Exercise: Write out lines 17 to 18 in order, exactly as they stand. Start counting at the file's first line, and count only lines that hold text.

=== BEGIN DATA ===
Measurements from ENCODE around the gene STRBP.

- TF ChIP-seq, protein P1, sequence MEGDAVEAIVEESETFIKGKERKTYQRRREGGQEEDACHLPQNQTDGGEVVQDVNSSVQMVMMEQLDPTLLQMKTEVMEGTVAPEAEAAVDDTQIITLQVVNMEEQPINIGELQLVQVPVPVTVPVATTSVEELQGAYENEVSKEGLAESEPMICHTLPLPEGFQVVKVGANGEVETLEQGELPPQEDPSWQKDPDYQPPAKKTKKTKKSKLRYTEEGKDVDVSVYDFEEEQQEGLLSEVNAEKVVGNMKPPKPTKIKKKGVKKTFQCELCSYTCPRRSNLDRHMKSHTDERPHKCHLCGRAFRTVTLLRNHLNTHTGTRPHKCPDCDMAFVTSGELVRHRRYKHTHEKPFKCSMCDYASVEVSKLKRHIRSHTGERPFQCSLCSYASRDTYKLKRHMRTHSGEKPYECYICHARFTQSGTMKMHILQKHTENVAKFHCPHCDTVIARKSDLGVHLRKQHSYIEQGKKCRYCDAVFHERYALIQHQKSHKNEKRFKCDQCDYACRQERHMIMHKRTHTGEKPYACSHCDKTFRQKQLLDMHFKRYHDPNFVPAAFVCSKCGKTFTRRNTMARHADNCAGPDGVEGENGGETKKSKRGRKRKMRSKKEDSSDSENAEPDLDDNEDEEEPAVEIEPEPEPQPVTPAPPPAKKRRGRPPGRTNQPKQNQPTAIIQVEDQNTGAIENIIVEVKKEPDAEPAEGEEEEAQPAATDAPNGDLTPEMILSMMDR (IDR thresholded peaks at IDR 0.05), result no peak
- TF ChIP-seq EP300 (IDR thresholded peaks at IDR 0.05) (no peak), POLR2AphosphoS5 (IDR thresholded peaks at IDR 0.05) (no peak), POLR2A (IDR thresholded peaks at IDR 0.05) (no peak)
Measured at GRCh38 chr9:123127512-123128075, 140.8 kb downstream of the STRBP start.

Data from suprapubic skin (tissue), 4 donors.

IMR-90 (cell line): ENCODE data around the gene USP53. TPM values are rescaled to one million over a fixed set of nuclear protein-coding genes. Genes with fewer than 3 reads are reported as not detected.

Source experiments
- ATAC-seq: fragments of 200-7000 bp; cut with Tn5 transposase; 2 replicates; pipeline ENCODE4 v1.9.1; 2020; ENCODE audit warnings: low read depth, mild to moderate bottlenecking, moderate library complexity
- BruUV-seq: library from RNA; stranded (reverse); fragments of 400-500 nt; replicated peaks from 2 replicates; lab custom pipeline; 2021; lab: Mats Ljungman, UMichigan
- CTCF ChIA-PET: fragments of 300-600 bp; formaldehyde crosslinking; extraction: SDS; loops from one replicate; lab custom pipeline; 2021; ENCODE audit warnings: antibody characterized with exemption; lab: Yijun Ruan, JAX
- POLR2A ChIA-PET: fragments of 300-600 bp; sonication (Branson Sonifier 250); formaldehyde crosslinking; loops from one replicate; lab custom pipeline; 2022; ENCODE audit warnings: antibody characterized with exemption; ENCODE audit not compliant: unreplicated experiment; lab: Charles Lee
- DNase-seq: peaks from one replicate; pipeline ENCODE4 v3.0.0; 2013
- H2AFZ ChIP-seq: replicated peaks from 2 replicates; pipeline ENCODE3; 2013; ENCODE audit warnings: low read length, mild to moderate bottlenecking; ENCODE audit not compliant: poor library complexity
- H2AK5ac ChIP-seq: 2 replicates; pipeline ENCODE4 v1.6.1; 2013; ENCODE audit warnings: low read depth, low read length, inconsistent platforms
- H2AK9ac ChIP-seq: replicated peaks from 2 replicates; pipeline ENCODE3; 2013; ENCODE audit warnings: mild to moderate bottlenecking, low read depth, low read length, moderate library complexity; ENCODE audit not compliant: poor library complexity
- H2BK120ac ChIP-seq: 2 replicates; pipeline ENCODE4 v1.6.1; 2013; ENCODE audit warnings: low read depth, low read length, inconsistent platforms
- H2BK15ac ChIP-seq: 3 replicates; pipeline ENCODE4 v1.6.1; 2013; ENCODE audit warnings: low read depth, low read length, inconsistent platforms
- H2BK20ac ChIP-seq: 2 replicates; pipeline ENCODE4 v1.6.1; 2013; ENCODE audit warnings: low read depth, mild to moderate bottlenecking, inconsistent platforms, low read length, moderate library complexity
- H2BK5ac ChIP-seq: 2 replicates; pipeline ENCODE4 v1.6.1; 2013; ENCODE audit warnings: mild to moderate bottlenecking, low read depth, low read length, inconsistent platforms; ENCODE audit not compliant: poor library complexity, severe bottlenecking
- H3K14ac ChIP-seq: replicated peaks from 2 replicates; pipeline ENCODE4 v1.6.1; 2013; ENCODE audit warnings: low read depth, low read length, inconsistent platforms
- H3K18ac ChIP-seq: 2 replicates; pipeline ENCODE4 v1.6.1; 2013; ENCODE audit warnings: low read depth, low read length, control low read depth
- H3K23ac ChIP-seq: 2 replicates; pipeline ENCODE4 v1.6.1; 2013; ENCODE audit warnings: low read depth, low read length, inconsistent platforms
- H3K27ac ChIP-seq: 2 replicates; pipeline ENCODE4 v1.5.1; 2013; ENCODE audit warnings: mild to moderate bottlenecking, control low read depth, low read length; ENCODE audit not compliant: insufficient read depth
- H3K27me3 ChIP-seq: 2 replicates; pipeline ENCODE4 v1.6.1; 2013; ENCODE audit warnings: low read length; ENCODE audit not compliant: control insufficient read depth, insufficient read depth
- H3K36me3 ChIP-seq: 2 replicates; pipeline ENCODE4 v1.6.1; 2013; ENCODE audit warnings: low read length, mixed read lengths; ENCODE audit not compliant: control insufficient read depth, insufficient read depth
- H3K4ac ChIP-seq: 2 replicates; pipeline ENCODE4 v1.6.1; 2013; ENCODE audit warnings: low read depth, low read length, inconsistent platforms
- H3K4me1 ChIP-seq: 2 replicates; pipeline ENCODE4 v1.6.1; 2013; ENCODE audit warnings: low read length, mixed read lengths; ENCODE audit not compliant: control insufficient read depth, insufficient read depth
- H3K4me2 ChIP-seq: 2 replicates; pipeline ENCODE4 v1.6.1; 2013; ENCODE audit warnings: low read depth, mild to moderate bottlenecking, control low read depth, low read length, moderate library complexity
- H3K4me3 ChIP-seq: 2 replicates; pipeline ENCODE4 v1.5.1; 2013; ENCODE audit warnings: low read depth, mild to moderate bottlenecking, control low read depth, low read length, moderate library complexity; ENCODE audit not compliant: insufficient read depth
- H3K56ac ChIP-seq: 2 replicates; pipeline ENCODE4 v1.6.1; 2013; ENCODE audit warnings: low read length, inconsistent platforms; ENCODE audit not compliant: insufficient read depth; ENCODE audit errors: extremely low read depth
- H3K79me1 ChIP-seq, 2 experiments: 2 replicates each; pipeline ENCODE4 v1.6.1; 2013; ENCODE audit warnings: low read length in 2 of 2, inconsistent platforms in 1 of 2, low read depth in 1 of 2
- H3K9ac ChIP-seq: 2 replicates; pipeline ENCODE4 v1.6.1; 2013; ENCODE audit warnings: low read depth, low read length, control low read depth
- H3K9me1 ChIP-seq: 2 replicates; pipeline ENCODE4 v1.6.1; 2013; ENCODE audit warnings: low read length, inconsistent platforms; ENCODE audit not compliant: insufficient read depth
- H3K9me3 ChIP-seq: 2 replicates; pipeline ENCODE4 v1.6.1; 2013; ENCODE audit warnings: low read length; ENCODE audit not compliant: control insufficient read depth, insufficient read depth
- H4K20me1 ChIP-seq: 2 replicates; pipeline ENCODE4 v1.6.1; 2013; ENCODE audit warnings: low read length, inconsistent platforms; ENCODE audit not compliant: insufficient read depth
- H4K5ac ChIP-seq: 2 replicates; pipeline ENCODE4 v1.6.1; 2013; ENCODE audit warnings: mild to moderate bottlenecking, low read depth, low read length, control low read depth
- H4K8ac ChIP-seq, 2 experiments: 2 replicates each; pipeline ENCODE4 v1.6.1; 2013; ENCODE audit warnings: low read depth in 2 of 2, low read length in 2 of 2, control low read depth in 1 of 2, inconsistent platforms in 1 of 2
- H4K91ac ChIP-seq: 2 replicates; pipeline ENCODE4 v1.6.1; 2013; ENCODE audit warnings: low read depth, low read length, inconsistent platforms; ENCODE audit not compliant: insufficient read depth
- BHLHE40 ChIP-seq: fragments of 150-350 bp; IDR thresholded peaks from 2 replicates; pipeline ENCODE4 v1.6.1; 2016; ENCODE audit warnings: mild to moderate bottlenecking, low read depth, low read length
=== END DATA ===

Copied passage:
- H2BK15ac ChIP-seq: 3 replicates; pipeline ENCODE4 v1.6.1; 2013; ENCODE audit warnings: low read depth, low read length, inconsistent platforms
- H2BK20ac ChIP-seq: 2 replicates; pipeline ENCODE4 v1.6.1; 2013; ENCODE audit warnings: low read depth, mild to moderate bottlenecking, inconsistent platforms, low read length, moderate library complexity